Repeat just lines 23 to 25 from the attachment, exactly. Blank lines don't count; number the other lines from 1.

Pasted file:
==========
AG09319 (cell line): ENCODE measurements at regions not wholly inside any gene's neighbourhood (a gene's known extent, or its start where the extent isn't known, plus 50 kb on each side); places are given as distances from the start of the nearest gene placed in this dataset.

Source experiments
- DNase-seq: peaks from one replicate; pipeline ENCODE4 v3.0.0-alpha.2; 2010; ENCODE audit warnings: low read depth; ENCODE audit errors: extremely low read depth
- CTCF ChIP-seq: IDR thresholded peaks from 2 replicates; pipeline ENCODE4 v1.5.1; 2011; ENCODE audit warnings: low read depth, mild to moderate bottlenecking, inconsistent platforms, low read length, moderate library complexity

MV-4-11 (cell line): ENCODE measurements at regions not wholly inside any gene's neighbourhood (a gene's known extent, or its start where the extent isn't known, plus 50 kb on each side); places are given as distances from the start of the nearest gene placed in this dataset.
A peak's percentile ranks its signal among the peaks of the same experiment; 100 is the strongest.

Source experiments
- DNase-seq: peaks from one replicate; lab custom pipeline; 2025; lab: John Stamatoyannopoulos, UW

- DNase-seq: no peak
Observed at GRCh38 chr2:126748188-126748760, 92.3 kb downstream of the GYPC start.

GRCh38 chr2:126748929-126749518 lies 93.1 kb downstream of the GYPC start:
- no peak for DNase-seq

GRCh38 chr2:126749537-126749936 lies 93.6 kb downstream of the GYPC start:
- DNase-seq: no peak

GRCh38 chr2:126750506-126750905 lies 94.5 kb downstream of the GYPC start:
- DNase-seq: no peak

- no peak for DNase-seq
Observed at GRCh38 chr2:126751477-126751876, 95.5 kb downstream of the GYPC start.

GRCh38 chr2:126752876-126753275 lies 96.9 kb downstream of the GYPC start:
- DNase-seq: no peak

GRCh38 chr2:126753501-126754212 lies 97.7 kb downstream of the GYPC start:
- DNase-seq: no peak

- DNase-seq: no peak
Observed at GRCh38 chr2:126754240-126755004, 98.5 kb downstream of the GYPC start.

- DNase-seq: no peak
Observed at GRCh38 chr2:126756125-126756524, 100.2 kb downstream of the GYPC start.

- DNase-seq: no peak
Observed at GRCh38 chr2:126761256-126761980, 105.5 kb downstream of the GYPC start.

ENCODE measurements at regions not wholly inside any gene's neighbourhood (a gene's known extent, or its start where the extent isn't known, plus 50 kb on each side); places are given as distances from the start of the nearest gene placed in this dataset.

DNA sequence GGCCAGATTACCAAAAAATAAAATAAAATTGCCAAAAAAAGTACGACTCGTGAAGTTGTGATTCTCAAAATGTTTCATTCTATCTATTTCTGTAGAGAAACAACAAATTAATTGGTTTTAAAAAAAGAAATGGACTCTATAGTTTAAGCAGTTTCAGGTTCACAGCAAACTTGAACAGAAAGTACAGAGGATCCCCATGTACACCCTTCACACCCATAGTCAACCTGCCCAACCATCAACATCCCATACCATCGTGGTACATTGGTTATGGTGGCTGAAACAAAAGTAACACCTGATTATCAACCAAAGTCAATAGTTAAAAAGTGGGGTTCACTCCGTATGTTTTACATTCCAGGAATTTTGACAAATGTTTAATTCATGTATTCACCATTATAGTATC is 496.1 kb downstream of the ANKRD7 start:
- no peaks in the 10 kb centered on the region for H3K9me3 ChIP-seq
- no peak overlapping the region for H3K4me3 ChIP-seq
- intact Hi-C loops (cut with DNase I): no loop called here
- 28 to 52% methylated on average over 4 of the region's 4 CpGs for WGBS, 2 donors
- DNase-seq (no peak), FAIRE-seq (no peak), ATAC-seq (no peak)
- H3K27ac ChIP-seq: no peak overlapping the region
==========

- DNase-seq: no peak
Observed at GRCh38 chr2:126754240-126755004, 98.5 kb downstream of the GYPC start.

- DNase-seq: no peak